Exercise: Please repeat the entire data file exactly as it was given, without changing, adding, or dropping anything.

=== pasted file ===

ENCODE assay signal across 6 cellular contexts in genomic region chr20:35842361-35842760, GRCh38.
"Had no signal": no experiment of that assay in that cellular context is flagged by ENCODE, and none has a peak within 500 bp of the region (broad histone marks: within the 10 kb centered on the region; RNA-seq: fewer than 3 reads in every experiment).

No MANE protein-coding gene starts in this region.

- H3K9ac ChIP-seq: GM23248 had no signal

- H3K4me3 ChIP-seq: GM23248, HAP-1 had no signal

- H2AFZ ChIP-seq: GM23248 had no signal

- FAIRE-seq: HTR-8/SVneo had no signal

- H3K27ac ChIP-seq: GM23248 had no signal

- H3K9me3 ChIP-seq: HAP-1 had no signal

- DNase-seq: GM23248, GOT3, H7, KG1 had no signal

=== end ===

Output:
ENCODE assay signal across 6 cellular contexts in genomic region chr20:35842361-35842760, GRCh38.
"Had no signal": no experiment of that assay in that cellular context is flagged by ENCODE, and none has a peak within 500 bp of the region (broad histone marks: within the 10 kb centered on the region; RNA-seq: fewer than 3 reads in every experiment).

No MANE protein-coding gene starts in this region.

- H3K9ac ChIP-seq: GM23248 had no signal

- H3K4me3 ChIP-seq: GM23248, HAP-1 had no signal

- H2AFZ ChIP-seq: GM23248 had no signal

- FAIRE-seq: HTR-8/SVneo had no signal

- H3K27ac ChIP-seq: GM23248 had no signal

- H3K9me3 ChIP-seq: HAP-1 had no signal

- DNase-seq: GM23248, GOT3, H7, KG1 had no signal